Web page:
Below is a statement from Justice in Aging Executive Director, Kevin Prindiville
“This new Congressional Budget Office (CBO) report shows that by 2026, 23 million Americans who previously had coverage will be uninsured. A disproportionately large number of the newly uninsured will be people between 50 and 64, whose premiums will skyrocket. For example, a single 64-year old with an income of $26,500 would have to pay a staggering $13,600 a year in premiums, more than half of what he has available to live on. That, compared to $1,700 a year under the Affordable Care Act, is an increase of more than 800%. Additionally, in states that waive consumer protections, older adults and others will see out-of-pockets costs rise sharply as plans provide skimpy coverage and can impose annual and lifetime limits.”
Below is a statement strongly opposing Trump’s 2018 budget from Kevin Prindiville, Executive Director of Justice in Aging:
“President Trump’s 2018 budget is an attack on the millions of older adults who already live on meager incomes and struggle to pay their rent, buy food, and meet their health needs. The budget imposes massive cuts to Medicaid, Social Security, and other critical programs that many older adults rely on for their health and economic security.”
1. The AHCA Guts Medicaid: The AHCA would drastically change Medicaid and harm older adults by cutting over $800 billion in federal funding, eliminating Medicaid expansion for adults ages 55 – 64, and weakening beneficiary protections. Under the AHCA, older adults and people with disabilities who rely on Medicaid would have fewer benefits and services, reduced access to home and community-based services, and receive less help paying for Medicare premiums or cost-sharing. States would be forced to make other cuts to Medicaid and other safety net programs as they will not have adequate funding to meet the needs of their aging populations. Read More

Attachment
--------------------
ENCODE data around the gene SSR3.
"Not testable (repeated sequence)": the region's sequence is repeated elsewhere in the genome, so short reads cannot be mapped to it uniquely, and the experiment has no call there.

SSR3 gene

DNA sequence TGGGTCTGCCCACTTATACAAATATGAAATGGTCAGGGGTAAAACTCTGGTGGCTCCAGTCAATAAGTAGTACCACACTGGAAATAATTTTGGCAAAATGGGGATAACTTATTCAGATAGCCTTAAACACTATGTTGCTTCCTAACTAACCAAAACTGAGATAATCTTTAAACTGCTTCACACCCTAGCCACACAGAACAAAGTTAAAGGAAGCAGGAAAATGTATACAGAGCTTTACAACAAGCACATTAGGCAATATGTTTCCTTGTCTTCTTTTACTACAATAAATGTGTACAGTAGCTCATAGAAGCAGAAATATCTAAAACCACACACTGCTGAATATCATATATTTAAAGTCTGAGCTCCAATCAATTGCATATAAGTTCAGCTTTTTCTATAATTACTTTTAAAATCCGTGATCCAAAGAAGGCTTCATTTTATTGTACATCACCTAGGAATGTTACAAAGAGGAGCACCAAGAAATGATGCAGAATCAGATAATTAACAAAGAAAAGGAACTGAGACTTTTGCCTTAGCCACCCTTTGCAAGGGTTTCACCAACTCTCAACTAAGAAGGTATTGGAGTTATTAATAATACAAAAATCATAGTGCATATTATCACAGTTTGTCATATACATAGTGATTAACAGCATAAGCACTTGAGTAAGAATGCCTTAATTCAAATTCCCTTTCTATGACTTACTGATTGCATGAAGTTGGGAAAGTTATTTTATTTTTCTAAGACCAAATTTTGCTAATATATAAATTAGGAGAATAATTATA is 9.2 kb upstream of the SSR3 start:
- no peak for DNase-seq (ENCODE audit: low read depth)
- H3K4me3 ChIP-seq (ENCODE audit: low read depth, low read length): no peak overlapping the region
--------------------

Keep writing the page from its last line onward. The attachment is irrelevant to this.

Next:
Because of the Affordable Care Act (ACA), more older adults get health insurance coverage and receive the supports they need to remain in their homes as they age. The American Health Care Act (AHCA), the Republican “repeal and replace” bill, would take away health insurance for 24 million Americans and cut Medicaid funding by 25 percent over the next ten years.
The bill poses many dangers for older adults today and in the future, as it would:
- Raise the costs of insurance and health care
- Put pressure on state budgets
- Lead to cuts in services
- Undermine the financial stability of Medicare
Medicaid provides essential care for women throughout their lives—from family planning and maternal health services to nursing home care. However, yesterday, on International Women’s Day, committees in Congress were busy marking up a GOP ACA replacement bill that will fundamentally change the way Medicaid is funded, making it harder for both older and younger women to be able to pay for health insurance, visit their doctors, and receive long-term care.
These changes to our health care system will make care unaffordable and inaccessible for many, but women will be disproportionately impacted. We laid it out in this new fact sheet, Medicaid Caps and Cuts Harm Older Women, produced in partnership with our friends at the National Partnership for Women & Families. Read and share this fact sheet with other advocates, lawmakers, and others.